April 19, 2021 - The Okanagan Indigenous Music and Arts Society (OIMAS) recently announced the $10k grand prize winner for an Artistic Mural Installation and Beautification Project in partnership with Kelowna's Gospel Mission. “The artistic mural installation is meant to be a reflection of the internal work that the Kelowna’s Gospel Mission is doing at decolonizing the mission,” says Jenny Money, WFN Member and President of OIMAS.

Congratulations to all artists for their amazing submissions, congratulations to the Okanagan Indigenous Music and Arts Society and the Kelowna Gospel Mission for a successful community building project, and a special congratulations to the young syilx artist, Sheldon Pierre Louis, of ‘Bound by a Feathers Design’, for his winning submission, titled, “kʷu mr̓imstn, we are medicine”, which will soon be painted on the back of the downtown Gospel Mission at 259 Leon Ave, Kelowna.

“This piece is a representation of the resiliency of our syilx peoples, it is a testament to the strength and determination of our peoples to exist. This piece tells three stories that in ways intertwine with each other through communal and familial ties. The main figure of a syilx woman standing in the center is of my late Aunty twi Lucy Louis. She was one of three influential people in my path as an artist, she inspired me at the age of six to become the artist I am today. She continued that support and belief through my life, and she continues to support and uplift my leadership and artistic paths even though she is gone. To her left is another family relation and community member Billie Kruger (Marchand), she herself is an artist, and an author. The image of Billie shows her kneeling at the water’s edge releasing some salmon fry, as part of our Okanagan Nation Alliance initiative to revive salmon stocks in the Okanagan. The idea of the salmon themselves speaks to the resiliency of our people, the journey they must take every four years to return is unimaginable and yet is filled with hope and belief. A true testament to resiliency. These salmon are the life blood of our peoples, as we occupied much of the Columbia Basin we are salmon peoples and that connection and resiliency is carried on through us and our endeavours to bring the salmon back to the people as it is told in our captikʷł. The image to me speaks to the idea of calling back those old ways and calling back ourselves as we call back the salmon. On the right is one of my newest nieces, Irene Wheeler (Louis), who was named after our Grandmother Irene Louis, who is also the Aunt to my Aunty Lucy. I have added Baby Irene as she represents the babies, the young ones. Aunty Lucy always mentioned and shared messages of remembering the babies and the young ones when we are making decisions in life as they will carry the impacts of our decisions. I have depicted Baby Irene in a orange shirt and the words Every Child Matters to speak to the impacts of residential schools on our peoples. Again, the resiliency of our peoples to endure such horrific experiences within those schools. The intent was to “kill the Indian save the man” to assimilate. Although we are still healing and still doing the personal and family work needed to address and heal from those schools we are still here today. As we unlearn the harmful teachings that were embedded through those schools we are also relearning more loving and cultural ways to parent so that we can break those cycles. It is this new generation of babies that bring new hope to overcoming the impacts of Residential Schools. I have chosen to have 3 female figures to represent the different phases of life and to represent the strength and beauty of our women. To show the cultural resilience that is carried forward by our women. As our indigenous woman face the MMIW2 crisis it is important to always lift up and remember our women, our matriarchs. I have added two female tuma (grandmother) spirits I the background watching over the women and the baby. To signify the strength of our women and the spiritual connection. The salmon on the boarder are representative of the resilience and the path forward. No matter how hard the work is we will continue to journey forward. This is how I see the possibility for reconciliation through doing the hard work, fighting against the flow, and being determined to reach our destination.” ~ Sheldon Pierre Louis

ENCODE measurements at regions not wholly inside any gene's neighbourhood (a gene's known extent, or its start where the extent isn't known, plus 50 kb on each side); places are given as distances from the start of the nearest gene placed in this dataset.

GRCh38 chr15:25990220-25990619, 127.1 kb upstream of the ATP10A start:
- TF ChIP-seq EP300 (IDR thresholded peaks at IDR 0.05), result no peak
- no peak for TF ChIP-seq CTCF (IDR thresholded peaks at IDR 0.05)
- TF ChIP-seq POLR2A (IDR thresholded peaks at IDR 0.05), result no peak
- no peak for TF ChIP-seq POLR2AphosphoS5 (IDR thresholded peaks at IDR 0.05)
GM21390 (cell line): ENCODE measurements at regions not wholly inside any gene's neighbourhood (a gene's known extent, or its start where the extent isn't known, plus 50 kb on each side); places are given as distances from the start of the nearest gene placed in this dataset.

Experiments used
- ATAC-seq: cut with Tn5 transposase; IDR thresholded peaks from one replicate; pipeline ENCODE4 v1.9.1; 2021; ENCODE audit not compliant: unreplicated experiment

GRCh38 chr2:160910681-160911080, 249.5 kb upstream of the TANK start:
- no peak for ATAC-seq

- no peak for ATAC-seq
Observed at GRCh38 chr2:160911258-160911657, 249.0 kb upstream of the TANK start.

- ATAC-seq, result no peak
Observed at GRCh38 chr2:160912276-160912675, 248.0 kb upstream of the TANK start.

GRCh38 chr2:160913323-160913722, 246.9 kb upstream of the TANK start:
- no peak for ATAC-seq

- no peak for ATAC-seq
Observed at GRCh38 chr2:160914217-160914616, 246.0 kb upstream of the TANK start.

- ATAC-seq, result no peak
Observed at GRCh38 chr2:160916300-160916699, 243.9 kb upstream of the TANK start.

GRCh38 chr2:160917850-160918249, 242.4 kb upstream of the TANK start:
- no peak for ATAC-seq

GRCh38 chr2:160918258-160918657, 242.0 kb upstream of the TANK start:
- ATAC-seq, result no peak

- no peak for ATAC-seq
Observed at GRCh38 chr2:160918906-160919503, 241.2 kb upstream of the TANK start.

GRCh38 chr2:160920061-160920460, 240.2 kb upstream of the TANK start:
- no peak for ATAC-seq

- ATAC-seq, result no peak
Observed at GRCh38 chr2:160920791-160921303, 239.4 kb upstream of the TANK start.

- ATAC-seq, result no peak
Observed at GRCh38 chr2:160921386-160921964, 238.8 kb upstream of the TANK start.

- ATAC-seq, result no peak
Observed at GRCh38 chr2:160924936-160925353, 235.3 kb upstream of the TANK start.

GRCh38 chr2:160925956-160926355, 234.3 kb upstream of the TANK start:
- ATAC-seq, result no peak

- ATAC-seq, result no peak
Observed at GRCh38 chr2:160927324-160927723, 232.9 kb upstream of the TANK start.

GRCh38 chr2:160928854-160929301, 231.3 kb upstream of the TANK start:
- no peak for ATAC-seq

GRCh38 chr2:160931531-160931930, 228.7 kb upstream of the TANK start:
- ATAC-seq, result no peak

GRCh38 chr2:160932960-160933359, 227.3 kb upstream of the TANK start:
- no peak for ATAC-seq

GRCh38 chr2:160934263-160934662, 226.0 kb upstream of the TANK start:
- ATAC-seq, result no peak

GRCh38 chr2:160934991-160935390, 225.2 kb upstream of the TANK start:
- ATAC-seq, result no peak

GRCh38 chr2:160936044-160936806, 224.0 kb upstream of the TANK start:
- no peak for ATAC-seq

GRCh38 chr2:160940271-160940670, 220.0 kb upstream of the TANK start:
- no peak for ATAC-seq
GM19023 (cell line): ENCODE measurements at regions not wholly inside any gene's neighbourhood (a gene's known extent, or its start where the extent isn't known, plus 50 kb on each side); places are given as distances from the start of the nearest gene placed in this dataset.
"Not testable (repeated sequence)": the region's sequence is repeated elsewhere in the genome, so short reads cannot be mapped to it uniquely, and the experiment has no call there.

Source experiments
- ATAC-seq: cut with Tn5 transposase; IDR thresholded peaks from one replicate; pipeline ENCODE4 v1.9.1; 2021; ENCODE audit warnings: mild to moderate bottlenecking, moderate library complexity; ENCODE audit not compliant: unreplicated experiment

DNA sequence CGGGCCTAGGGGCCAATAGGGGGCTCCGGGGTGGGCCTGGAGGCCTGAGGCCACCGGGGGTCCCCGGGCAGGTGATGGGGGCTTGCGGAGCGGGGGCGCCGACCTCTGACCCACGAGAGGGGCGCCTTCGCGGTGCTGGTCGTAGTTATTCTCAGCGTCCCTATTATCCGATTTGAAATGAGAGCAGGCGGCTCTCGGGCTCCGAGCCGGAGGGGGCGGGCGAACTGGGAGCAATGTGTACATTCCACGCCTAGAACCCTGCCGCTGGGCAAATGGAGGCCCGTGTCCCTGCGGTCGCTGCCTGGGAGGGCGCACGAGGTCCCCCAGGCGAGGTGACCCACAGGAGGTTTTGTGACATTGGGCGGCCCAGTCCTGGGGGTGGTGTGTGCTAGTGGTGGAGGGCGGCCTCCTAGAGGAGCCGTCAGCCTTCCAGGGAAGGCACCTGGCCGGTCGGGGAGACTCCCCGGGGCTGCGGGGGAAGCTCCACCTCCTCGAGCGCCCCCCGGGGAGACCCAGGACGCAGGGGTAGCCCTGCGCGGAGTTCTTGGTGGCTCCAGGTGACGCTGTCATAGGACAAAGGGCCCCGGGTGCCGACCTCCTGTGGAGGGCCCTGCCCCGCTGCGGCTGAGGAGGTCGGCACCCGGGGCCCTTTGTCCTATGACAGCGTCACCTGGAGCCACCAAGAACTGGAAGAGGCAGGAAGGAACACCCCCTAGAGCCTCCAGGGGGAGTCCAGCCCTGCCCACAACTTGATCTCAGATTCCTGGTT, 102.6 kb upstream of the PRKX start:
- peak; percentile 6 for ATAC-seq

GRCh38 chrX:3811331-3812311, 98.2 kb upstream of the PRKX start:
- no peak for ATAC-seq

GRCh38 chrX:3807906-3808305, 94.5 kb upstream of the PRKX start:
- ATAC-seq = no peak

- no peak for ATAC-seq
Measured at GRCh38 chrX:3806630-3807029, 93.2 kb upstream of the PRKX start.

For more information or to view the other artist submissions, visit the OIMAS on Facebook at www.facebook.com/okanaganfestival